Bartmann, Dominik, Anton von Werner: zur Kunst und Kunstpolitik im Deutschen Kaiserreich (Berlin: Deutscher Verlag für Kunstwissenschaft, 1985) 750.92,WE495 1 (high demand) 

Buddensieg, Tilmann, Industriekultur: Peter Behrens and the AEG, 1907-1914 (Cambridge, Mass. & London: MIT, 1984) 720.92, BE395/6 

Burns, Rob (ed.), German Cultural Studies. An Introduction (Oxford: OUP, 1995) - especially chapter one by R. Lenman, J. Osborne and E. Sagarra   901.43/B32 

Campbell, Joan, The German Werkbund: the Politics of Reform in the Applied Arts (Princeton: Princeton U.P., 1978) 745/C8 

Chapple, Gerald & Schulte, Hans, eds., The Turn of the Century: German Literature and Art, 1890-1915 (Bonn: Bouvier, 1981) 830.9/M88 

Duncan, Alastair,  Art Nouveau (London: Thames and Hudson, 1994) 745/D214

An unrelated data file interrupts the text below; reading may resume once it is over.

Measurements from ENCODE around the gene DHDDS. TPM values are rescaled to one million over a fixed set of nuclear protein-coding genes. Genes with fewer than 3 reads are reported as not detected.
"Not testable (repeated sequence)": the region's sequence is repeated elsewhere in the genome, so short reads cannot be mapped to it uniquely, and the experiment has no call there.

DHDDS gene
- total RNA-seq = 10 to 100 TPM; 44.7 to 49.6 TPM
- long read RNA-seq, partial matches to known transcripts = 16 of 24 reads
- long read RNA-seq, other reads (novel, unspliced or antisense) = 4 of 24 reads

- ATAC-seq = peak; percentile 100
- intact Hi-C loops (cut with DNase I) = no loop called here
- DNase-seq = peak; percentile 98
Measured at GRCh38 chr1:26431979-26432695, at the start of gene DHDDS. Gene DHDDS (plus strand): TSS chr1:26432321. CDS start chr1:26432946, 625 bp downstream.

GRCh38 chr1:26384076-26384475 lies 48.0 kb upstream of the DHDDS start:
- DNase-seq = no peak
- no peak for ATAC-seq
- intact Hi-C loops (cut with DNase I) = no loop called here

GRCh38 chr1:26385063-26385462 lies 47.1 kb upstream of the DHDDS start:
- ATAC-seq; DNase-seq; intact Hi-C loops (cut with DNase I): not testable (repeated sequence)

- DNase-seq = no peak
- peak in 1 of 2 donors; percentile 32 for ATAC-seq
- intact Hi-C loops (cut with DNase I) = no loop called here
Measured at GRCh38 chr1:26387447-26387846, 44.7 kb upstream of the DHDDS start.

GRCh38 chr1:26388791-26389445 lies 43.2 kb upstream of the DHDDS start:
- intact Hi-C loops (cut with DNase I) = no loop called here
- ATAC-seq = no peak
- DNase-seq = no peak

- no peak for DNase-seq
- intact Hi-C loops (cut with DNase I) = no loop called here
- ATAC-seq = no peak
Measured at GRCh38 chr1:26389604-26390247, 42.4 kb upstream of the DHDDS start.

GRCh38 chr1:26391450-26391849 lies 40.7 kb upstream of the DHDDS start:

Eksteins, Modris, Rites of Spring: The First World War and the Birth of the Modern Age (London: Bantam, 1989) 940.93/E33 

Forster-Hahn, Francoise (ed.), Imagining Modern German Culture, 1889-1910 (Washington D.C.: National Gallery of Art, 1997) 709.43/F87 

Hamann, Richard & Hermand, Jost, Deutsche Kunst und Kultur von der Gr¿nderzeit bis zum Expressionismus (Frankfurt: Fischer, 1977) vols. 1-5 (Gr¿nderzeit; Naturalismus; Impressionismus; Stilkunst um 1900; Expressionismus) 709.43/H31 etc. 

Hepp, Corona, Avantgarde. Moderne Kunst, Kulturkritik und Reformbewegungen nach der Jahrhundertwende  (Munich: dtv, 1987)    709.43/H56 

Heskett, John, Design in Germany, 1870-1918 (London: Trefoil, 1986) 745/H15 

Jefferies, Matthew, Politics and Culture in Wilhelmine Germany: The Case of Industrial Architecture (Oxford: Berg, 1995) 725.4/J48 

Jefferies, Matthew, Contesting the German Empire (Oxford: Blackwell, 2008) 943.08/J2 

Kerbs, D. & Reulecke, J.  (eds.), Handbuch der deutschen Reformbewegungen, 1880-1933  (Wuppertal: Hammer, 1998)  309.43/K58 

Scheduled activity hours Seminars 33

Independent study hours
Independent study 167

Teaching staff

Staff member Role
Matthew Jefferies Unit coordinator

Additional notes